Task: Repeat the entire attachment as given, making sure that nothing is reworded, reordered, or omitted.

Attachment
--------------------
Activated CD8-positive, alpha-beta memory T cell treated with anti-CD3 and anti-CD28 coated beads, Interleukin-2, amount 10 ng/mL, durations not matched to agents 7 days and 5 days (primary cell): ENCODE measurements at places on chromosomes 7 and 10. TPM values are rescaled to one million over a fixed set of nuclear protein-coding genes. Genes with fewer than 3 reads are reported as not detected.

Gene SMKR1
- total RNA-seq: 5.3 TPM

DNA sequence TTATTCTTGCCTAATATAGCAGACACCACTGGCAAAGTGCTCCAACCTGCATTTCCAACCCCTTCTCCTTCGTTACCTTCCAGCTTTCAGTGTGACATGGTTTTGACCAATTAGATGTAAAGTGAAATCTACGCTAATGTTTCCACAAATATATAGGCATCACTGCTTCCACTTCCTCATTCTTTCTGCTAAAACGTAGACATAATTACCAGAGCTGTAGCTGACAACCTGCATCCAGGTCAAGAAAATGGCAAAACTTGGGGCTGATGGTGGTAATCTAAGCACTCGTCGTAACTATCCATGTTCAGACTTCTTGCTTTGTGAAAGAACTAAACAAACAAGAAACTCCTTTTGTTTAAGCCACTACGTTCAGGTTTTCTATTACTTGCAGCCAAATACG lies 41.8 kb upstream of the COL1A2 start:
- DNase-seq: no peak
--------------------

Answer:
Activated CD8-positive, alpha-beta memory T cell treated with anti-CD3 and anti-CD28 coated beads, Interleukin-2, amount 10 ng/mL, durations not matched to agents 7 days and 5 days (primary cell): ENCODE measurements at places on chromosomes 7 and 10. TPM values are rescaled to one million over a fixed set of nuclear protein-coding genes. Genes with fewer than 3 reads are reported as not detected.

Gene SMKR1
- total RNA-seq: 5.3 TPM

DNA sequence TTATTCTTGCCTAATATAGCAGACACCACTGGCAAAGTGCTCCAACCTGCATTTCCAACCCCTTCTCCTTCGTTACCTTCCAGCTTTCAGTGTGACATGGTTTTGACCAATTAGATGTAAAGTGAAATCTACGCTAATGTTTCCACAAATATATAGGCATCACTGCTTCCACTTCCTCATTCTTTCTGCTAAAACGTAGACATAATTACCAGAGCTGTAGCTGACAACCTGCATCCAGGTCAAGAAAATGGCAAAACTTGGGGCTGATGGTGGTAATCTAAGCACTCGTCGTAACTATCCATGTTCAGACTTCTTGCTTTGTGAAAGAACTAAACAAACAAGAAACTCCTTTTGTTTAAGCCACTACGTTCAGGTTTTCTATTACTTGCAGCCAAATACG lies 41.8 kb upstream of the COL1A2 start:
- DNase-seq: no peak